Massive weekly oil draws could start in May, prospects of US $100 oil or higher likely: Nuttall
The price of oil could rise above US$100 per barrel and stay there for years, one seasoned energy expert says.
Speaking with BNN Bloomberg’s Jon Erlichman on Tuesday, Eric Nuttall, partner and senior portfolio manager at Ninepoint Partners, said the price of oil is set to surge in the months ahead despite the risks of a global recession. He pointed to decade-low oil inventories as the main catalyst for the possible surge in price and noted that investors who own Canadian oil producers would be rewarded handsomely.
“We’re in a multi-year bull market for oil, which I think not only will we see a US$100 high, but we’ll stay there for several years. And the amount of returns coming back to us during that time frame will be unbelievably attractive,” Nuttall said.
The price oil of has fallen from the US$100 high it reached within the past year to US$80.89 per barrel as of late-morning trading on Tuesday, but Nuttall says the commodity will return to triple digits by the summer.
“You’re going to have to see these massive weekly draws, week after week after week, both in the United States and globally (to see oil prices rise). We think that’s going to start in May and really continue in June, July and August,” he added.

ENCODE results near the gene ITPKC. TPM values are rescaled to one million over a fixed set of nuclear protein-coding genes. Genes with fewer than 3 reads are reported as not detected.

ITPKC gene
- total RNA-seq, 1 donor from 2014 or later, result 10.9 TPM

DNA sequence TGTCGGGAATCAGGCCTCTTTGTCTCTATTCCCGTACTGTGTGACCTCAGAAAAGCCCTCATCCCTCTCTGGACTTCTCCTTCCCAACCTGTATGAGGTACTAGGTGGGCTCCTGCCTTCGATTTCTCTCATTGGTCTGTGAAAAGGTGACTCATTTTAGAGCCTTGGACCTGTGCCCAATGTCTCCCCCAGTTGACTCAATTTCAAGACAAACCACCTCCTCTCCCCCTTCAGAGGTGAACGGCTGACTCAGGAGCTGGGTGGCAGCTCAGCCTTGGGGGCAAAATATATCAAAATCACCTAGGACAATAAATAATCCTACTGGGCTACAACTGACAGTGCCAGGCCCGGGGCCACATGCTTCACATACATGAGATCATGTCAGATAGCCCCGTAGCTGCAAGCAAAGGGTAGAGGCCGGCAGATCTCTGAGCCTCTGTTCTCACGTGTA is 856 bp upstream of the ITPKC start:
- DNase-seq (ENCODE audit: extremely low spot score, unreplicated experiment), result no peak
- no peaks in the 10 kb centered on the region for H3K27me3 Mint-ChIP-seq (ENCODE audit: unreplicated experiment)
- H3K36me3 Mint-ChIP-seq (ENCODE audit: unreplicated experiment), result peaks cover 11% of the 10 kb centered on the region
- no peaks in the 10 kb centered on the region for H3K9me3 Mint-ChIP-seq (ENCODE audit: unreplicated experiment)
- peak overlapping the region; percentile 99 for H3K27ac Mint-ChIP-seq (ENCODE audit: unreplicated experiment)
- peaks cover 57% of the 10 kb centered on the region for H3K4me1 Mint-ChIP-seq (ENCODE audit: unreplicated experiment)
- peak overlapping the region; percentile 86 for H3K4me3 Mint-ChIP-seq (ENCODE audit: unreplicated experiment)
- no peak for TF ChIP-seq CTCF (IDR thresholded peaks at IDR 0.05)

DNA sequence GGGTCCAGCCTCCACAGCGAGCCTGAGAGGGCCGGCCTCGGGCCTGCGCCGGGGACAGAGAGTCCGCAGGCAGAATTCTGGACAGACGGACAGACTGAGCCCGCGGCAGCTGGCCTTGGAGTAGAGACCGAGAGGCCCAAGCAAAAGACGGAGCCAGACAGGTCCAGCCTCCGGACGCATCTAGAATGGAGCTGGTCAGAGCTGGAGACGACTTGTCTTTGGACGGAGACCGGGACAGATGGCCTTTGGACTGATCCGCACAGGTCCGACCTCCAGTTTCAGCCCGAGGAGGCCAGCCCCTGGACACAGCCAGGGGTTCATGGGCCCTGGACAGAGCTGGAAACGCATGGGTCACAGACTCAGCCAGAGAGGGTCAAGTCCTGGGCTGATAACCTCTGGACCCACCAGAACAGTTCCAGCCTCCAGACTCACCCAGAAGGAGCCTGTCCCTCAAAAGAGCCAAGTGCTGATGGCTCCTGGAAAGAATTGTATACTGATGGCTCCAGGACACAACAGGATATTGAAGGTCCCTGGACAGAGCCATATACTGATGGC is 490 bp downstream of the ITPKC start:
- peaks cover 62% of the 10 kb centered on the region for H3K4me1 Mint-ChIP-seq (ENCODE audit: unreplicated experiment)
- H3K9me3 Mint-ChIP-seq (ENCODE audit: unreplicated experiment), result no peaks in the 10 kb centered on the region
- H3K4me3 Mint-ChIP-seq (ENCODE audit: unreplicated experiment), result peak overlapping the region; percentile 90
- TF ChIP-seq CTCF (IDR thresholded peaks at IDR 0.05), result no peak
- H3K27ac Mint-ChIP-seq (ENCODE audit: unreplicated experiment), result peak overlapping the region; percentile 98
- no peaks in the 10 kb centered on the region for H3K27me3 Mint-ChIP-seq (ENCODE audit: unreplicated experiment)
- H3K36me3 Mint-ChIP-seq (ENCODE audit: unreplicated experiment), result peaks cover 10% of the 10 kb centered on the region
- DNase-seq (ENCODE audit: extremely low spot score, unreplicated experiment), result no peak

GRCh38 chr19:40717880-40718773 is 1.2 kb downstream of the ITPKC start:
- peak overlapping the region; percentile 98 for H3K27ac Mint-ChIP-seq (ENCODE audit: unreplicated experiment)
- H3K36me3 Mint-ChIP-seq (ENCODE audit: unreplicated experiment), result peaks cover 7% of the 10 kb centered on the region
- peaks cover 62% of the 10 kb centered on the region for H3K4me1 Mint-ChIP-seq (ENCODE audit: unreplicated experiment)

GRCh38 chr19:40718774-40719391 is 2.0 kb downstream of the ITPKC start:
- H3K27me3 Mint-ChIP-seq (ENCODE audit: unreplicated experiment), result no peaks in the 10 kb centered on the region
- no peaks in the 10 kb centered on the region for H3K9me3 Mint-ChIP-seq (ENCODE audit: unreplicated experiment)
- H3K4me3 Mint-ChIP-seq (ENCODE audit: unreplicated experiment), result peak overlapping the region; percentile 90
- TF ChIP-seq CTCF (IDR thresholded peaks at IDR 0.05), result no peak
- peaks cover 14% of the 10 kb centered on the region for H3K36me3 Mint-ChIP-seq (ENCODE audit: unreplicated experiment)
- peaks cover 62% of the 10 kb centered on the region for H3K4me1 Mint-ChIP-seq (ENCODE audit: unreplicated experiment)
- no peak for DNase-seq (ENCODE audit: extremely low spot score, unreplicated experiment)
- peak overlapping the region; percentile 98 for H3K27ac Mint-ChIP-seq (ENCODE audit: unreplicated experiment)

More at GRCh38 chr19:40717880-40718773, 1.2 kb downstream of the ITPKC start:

He believes the companies best positioned to benefit from this rise in oil prices are Canadian heavy oil producers such as Cenovus Energy Inc., Suncor Energy Inc., MEG Energy Corp., Athabasca Oil Corp., and Canadian Natural Resources Ltd.
Even if oil doesn’t reach the highs he is calling for, he added that the average of these companies will still deliver a 20 per cent dividend to investors next year while keeping production flat for the next 30 years. Nuttall explained this is possible because the industry has the strongest balance sheets in its history, record free cash flow and a commitment to returning capital to investors.
The only catch is staying committed to these investments for the long run, he cautioned.
“I think this is at least a five to six year investment theme. I wouldn’t commit capital unless you can look out a year out,” Nuttall said.